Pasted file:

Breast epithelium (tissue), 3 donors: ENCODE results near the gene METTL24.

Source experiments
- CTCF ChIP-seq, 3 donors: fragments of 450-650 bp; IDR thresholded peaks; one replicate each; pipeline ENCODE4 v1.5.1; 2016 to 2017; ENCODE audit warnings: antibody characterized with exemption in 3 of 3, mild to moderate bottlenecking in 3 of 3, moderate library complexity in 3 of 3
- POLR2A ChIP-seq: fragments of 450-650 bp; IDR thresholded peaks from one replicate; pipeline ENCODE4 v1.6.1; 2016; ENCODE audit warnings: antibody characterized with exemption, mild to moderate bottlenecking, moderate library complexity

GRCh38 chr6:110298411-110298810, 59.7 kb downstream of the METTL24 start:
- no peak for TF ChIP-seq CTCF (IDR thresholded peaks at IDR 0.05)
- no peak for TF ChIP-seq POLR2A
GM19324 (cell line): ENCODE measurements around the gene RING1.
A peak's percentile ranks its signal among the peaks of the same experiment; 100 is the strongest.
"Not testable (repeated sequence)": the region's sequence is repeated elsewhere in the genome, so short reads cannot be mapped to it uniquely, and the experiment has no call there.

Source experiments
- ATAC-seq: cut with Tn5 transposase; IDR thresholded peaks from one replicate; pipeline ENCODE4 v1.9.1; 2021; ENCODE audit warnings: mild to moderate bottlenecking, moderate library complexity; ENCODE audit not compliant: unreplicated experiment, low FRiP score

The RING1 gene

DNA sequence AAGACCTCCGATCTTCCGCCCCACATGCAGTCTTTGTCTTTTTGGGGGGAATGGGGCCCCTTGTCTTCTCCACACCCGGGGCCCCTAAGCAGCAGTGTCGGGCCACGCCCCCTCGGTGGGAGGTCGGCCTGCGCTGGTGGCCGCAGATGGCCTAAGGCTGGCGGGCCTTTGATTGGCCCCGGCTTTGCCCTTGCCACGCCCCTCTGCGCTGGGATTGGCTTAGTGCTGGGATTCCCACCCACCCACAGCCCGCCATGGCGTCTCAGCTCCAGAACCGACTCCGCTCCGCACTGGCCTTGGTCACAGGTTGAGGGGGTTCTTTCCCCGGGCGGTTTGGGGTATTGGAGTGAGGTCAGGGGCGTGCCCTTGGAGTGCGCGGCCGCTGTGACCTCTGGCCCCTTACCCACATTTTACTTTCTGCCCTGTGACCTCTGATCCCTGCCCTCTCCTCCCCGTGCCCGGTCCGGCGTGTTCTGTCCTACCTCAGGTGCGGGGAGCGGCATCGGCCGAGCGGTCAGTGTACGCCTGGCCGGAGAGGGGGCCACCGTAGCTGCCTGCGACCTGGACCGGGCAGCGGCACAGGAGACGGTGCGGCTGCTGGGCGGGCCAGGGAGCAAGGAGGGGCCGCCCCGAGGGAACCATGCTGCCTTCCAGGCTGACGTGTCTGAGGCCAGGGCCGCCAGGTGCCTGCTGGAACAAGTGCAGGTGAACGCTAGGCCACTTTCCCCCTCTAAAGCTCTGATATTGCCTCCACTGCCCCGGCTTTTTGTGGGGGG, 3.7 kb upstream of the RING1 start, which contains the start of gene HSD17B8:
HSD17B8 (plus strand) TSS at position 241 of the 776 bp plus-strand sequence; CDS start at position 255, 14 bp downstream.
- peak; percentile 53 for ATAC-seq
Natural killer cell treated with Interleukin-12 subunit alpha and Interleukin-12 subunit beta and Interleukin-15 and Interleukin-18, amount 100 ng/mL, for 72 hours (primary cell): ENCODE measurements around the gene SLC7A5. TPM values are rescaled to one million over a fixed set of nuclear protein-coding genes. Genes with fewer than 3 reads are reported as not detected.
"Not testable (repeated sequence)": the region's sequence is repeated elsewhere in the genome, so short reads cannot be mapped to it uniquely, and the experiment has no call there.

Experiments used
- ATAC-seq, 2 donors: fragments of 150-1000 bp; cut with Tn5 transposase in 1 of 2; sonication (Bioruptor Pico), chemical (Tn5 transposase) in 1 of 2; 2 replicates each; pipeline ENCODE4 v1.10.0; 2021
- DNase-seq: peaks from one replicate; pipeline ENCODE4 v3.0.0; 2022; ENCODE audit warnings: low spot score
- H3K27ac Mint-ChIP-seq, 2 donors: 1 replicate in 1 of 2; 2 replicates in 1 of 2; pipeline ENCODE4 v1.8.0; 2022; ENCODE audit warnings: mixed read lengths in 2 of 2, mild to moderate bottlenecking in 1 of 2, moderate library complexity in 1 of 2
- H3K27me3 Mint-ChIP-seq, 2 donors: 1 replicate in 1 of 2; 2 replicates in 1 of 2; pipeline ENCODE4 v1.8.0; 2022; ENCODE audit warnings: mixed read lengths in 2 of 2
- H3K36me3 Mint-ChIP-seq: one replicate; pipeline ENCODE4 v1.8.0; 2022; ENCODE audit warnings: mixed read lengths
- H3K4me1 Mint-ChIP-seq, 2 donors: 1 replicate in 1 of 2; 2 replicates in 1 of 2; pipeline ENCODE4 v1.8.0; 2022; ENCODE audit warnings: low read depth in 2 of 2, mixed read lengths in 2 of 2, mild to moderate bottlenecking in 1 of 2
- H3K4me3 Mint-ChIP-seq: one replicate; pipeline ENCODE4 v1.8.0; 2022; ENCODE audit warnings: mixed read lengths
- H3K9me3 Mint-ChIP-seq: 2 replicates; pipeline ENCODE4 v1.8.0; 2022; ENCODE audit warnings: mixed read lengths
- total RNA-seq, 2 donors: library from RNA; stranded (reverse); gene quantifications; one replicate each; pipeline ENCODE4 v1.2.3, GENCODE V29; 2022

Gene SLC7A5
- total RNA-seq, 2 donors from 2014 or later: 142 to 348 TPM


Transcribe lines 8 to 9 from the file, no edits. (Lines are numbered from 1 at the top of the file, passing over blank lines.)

GM19324 (cell line): ENCODE measurements around the gene RING1.
A peak's percentile ranks its signal among the peaks of the same experiment; 100 is the strongest.